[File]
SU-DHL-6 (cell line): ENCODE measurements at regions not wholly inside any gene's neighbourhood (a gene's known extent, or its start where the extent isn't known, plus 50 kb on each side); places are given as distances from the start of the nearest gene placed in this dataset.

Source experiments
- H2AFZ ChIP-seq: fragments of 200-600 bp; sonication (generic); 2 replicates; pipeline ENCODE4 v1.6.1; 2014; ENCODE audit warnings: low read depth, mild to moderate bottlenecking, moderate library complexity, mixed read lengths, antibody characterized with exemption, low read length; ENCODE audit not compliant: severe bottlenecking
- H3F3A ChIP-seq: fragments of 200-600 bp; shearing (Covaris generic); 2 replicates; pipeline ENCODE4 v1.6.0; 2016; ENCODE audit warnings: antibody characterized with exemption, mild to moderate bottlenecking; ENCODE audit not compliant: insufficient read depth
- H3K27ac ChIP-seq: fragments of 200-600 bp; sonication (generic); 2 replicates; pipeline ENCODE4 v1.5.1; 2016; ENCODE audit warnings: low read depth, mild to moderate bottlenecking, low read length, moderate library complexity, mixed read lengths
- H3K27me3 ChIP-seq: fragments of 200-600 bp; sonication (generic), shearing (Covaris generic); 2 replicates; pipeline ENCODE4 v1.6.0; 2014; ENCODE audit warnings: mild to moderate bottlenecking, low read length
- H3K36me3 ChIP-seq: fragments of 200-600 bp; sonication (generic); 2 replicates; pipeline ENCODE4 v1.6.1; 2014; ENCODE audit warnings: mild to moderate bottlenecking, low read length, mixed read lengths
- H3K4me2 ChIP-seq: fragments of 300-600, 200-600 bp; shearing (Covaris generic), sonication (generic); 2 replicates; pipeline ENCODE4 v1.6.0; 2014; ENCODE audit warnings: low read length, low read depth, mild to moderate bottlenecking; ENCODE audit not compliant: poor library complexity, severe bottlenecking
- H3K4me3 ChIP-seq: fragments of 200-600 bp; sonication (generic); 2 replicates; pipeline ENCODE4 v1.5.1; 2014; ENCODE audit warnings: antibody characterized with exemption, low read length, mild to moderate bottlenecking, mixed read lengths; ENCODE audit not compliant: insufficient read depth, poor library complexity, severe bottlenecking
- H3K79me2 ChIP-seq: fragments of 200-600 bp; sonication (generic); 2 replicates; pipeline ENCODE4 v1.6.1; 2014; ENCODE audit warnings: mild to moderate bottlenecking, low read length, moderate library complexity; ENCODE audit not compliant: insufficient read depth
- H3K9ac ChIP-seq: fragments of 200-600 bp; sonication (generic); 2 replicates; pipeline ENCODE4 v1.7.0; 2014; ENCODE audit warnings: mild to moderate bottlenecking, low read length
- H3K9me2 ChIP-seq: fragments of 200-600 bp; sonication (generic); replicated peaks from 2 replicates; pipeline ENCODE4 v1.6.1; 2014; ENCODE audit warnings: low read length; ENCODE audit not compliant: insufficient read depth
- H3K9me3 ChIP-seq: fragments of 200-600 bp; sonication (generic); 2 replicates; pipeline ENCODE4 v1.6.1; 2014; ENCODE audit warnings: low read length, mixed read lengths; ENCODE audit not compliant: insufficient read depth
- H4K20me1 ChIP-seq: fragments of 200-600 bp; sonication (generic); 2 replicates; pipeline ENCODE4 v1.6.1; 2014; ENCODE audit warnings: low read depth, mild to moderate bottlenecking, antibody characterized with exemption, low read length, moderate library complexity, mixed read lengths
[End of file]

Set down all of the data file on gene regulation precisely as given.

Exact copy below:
SU-DHL-6 (cell line): ENCODE measurements at regions not wholly inside any gene's neighbourhood (a gene's known extent, or its start where the extent isn't known, plus 50 kb on each side); places are given as distances from the start of the nearest gene placed in this dataset.

Source experiments
- H2AFZ ChIP-seq: fragments of 200-600 bp; sonication (generic); 2 replicates; pipeline ENCODE4 v1.6.1; 2014; ENCODE audit warnings: low read depth, mild to moderate bottlenecking, moderate library complexity, mixed read lengths, antibody characterized with exemption, low read length; ENCODE audit not compliant: severe bottlenecking
- H3F3A ChIP-seq: fragments of 200-600 bp; shearing (Covaris generic); 2 replicates; pipeline ENCODE4 v1.6.0; 2016; ENCODE audit warnings: antibody characterized with exemption, mild to moderate bottlenecking; ENCODE audit not compliant: insufficient read depth
- H3K27ac ChIP-seq: fragments of 200-600 bp; sonication (generic); 2 replicates; pipeline ENCODE4 v1.5.1; 2016; ENCODE audit warnings: low read depth, mild to moderate bottlenecking, low read length, moderate library complexity, mixed read lengths
- H3K27me3 ChIP-seq: fragments of 200-600 bp; sonication (generic), shearing (Covaris generic); 2 replicates; pipeline ENCODE4 v1.6.0; 2014; ENCODE audit warnings: mild to moderate bottlenecking, low read length
- H3K36me3 ChIP-seq: fragments of 200-600 bp; sonication (generic); 2 replicates; pipeline ENCODE4 v1.6.1; 2014; ENCODE audit warnings: mild to moderate bottlenecking, low read length, mixed read lengths
- H3K4me2 ChIP-seq: fragments of 300-600, 200-600 bp; shearing (Covaris generic), sonication (generic); 2 replicates; pipeline ENCODE4 v1.6.0; 2014; ENCODE audit warnings: low read length, low read depth, mild to moderate bottlenecking; ENCODE audit not compliant: poor library complexity, severe bottlenecking
- H3K4me3 ChIP-seq: fragments of 200-600 bp; sonication (generic); 2 replicates; pipeline ENCODE4 v1.5.1; 2014; ENCODE audit warnings: antibody characterized with exemption, low read length, mild to moderate bottlenecking, mixed read lengths; ENCODE audit not compliant: insufficient read depth, poor library complexity, severe bottlenecking
- H3K79me2 ChIP-seq: fragments of 200-600 bp; sonication (generic); 2 replicates; pipeline ENCODE4 v1.6.1; 2014; ENCODE audit warnings: mild to moderate bottlenecking, low read length, moderate library complexity; ENCODE audit not compliant: insufficient read depth
- H3K9ac ChIP-seq: fragments of 200-600 bp; sonication (generic); 2 replicates; pipeline ENCODE4 v1.7.0; 2014; ENCODE audit warnings: mild to moderate bottlenecking, low read length
- H3K9me2 ChIP-seq: fragments of 200-600 bp; sonication (generic); replicated peaks from 2 replicates; pipeline ENCODE4 v1.6.1; 2014; ENCODE audit warnings: low read length; ENCODE audit not compliant: insufficient read depth
- H3K9me3 ChIP-seq: fragments of 200-600 bp; sonication (generic); 2 replicates; pipeline ENCODE4 v1.6.1; 2014; ENCODE audit warnings: low read length, mixed read lengths; ENCODE audit not compliant: insufficient read depth
- H4K20me1 ChIP-seq: fragments of 200-600 bp; sonication (generic); 2 replicates; pipeline ENCODE4 v1.6.1; 2014; ENCODE audit warnings: low read depth, mild to moderate bottlenecking, antibody characterized with exemption, low read length, moderate library complexity, mixed read lengths